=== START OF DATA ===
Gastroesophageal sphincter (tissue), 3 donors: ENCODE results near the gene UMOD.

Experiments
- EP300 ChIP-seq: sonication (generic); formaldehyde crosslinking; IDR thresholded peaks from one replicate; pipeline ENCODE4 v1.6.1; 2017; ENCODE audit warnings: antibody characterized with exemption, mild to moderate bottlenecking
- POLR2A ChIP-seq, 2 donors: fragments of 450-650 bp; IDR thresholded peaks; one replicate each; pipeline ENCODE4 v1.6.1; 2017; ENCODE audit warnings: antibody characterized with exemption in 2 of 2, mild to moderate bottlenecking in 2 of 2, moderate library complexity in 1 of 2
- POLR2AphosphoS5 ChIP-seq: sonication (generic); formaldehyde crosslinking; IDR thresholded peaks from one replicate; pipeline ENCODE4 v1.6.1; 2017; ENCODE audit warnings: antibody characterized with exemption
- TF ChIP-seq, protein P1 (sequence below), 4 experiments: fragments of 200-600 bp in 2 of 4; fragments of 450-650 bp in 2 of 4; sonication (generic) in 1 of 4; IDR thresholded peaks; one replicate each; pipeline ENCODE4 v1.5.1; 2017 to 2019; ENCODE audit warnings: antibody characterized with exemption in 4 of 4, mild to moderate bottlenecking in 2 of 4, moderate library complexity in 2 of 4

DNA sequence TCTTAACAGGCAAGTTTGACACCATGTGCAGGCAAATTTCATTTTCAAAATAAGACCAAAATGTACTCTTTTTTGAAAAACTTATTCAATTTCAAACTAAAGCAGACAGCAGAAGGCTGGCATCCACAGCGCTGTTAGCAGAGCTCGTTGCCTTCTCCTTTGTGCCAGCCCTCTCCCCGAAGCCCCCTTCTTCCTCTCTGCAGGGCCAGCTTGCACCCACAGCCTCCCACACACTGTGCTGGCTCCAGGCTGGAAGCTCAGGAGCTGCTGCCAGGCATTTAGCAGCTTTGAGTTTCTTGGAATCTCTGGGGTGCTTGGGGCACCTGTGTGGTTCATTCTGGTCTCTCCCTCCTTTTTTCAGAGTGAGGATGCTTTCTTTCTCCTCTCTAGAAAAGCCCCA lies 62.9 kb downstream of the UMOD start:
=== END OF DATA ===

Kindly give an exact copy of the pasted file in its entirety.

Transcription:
Gastroesophageal sphincter (tissue), 3 donors: ENCODE results near the gene UMOD.

Experiments
- EP300 ChIP-seq: sonication (generic); formaldehyde crosslinking; IDR thresholded peaks from one replicate; pipeline ENCODE4 v1.6.1; 2017; ENCODE audit warnings: antibody characterized with exemption, mild to moderate bottlenecking
- POLR2A ChIP-seq, 2 donors: fragments of 450-650 bp; IDR thresholded peaks; one replicate each; pipeline ENCODE4 v1.6.1; 2017; ENCODE audit warnings: antibody characterized with exemption in 2 of 2, mild to moderate bottlenecking in 2 of 2, moderate library complexity in 1 of 2
- POLR2AphosphoS5 ChIP-seq: sonication (generic); formaldehyde crosslinking; IDR thresholded peaks from one replicate; pipeline ENCODE4 v1.6.1; 2017; ENCODE audit warnings: antibody characterized with exemption
- TF ChIP-seq, protein P1 (sequence below), 4 experiments: fragments of 200-600 bp in 2 of 4; fragments of 450-650 bp in 2 of 4; sonication (generic) in 1 of 4; IDR thresholded peaks; one replicate each; pipeline ENCODE4 v1.5.1; 2017 to 2019; ENCODE audit warnings: antibody characterized with exemption in 4 of 4, mild to moderate bottlenecking in 2 of 4, moderate library complexity in 2 of 4

DNA sequence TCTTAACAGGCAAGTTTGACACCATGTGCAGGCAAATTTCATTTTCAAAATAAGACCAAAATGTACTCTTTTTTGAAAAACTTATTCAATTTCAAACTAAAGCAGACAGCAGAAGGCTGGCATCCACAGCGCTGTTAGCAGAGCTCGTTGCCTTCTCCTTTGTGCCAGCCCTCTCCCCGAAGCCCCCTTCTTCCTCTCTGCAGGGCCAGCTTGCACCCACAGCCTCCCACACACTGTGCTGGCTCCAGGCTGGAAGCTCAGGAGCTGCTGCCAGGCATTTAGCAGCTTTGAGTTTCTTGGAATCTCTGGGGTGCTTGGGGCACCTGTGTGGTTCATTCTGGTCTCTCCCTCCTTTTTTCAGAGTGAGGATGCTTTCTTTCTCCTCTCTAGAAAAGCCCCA lies 62.9 kb downstream of the UMOD start: